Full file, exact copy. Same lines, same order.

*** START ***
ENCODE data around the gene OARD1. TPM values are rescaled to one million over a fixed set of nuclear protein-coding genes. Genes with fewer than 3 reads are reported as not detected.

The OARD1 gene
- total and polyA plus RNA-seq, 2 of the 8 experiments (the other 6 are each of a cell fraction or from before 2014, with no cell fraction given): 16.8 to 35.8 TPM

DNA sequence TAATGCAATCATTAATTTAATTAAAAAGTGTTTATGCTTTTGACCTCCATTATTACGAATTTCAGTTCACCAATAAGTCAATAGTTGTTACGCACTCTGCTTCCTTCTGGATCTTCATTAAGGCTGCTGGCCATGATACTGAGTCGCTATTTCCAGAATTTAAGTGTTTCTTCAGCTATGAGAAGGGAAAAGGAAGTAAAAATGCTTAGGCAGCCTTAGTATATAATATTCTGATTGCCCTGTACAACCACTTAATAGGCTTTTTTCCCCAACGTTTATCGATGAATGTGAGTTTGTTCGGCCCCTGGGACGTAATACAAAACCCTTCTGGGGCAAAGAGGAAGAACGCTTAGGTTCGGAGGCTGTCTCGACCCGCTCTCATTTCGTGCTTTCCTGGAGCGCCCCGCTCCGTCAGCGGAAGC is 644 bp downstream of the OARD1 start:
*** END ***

ENCODE data around the gene OARD1. TPM values are rescaled to one million over a fixed set of nuclear protein-coding genes. Genes with fewer than 3 reads are reported as not detected.

The OARD1 gene
- total and polyA plus RNA-seq, 2 of the 8 experiments (the other 6 are each of a cell fraction or from before 2014, with no cell fraction given): 16.8 to 35.8 TPM

DNA sequence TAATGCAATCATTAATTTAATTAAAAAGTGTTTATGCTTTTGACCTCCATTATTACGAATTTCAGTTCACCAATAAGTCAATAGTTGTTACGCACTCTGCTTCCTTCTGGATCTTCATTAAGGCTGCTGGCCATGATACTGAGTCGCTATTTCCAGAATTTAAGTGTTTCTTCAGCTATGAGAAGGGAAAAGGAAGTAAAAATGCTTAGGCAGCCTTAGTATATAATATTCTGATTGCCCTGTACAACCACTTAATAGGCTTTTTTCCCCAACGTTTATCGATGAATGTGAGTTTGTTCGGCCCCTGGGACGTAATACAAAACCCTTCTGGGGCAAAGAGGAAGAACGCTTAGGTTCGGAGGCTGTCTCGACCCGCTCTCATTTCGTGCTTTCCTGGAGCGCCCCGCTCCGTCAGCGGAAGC is 644 bp downstream of the OARD1 start: